- hood (n.1)
- "covering," Old English hod "a hood, soft covering for the head" (usually extending over the back of the neck and often attached to a garment worn about the body), from Proto-Germanic *hodaz (cognates: Old Saxon, Old Frisian hod "hood," Middle Dutch hoet, Dutch hoed "hat," Old High German huot "helmet, hat," German Hut "hat," Old Frisian hode "guard, protection"), from PIE *kadh- "to cover" (see hat).
Modern spelling is early 1400s to indicate a "long" vowel, which is no longer pronounced as such. Used for hood-like things or animal parts from 17c. Meaning "Foldable or removable cover for a carriage to protect the occupants" is from 1826; meaning "sunshade of a baby-carriage" is by 1866. Meaning "hinged cover for an automobile engine" attested by 1905 (in U.K. generally called a bonnet). Little Red Riding Hood (1729) translates Charles Perrault's Petit Chaperon Rouge ("Contes du Temps Passé" 1697).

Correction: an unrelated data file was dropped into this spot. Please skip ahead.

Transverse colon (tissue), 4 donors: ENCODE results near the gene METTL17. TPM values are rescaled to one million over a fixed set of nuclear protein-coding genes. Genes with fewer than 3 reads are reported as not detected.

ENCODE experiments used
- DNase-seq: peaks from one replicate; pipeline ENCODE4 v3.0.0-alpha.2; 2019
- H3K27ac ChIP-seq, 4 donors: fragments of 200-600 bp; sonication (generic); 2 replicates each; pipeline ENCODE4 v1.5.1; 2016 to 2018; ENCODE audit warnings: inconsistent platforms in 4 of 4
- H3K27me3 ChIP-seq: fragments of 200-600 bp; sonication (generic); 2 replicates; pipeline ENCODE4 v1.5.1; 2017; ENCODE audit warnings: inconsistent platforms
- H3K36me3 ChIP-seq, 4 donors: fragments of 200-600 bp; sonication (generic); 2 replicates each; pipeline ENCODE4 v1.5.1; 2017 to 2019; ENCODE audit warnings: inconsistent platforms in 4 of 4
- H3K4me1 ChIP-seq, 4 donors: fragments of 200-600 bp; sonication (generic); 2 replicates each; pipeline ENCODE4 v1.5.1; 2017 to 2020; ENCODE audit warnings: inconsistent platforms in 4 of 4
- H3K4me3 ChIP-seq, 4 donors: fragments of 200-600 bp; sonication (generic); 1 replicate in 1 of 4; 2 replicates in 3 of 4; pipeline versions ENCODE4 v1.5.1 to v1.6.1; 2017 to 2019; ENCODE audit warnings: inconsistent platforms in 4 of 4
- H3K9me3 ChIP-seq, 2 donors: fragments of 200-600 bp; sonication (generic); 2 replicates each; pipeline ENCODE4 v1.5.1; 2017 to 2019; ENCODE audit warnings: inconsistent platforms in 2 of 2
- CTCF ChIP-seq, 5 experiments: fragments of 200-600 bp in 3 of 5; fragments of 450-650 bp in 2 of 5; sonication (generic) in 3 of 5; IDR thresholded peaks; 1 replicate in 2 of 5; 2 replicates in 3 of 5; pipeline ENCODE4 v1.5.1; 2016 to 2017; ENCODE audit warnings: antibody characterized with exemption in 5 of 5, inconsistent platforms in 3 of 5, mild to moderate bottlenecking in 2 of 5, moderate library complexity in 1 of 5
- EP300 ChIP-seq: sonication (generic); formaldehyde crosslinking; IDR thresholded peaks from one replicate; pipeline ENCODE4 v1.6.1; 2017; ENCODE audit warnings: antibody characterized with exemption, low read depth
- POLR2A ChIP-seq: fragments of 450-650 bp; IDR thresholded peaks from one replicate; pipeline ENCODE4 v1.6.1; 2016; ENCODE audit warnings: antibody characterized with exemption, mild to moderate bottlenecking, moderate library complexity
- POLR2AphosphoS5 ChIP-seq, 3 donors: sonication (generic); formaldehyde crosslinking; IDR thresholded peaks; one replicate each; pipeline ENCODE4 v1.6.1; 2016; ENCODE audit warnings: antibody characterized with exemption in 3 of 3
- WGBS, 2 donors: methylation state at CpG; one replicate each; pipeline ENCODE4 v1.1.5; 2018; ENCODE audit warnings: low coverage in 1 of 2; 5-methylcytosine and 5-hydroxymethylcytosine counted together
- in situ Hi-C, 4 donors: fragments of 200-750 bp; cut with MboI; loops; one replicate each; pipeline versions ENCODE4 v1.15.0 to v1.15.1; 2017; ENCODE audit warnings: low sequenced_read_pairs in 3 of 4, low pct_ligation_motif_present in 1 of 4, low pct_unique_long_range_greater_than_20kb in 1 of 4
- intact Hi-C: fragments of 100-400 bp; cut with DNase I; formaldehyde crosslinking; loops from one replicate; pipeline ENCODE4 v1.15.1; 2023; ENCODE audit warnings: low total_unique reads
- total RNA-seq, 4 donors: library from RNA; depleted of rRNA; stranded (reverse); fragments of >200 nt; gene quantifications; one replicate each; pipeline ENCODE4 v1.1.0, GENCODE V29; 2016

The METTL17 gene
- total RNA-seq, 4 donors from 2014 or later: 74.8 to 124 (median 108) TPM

- hood (n.2)
- "gangster," 1930, American English, shortened form of hoodlum.
- hood (v.)
- c. 1200, "to put a hood on;" c. 1400, "to furnish with a hood," from hood (n.1). Related: Hooded; hooding.
- hood (n.3)
- shortened form of neighborhood, by 1987, African-American vernacular.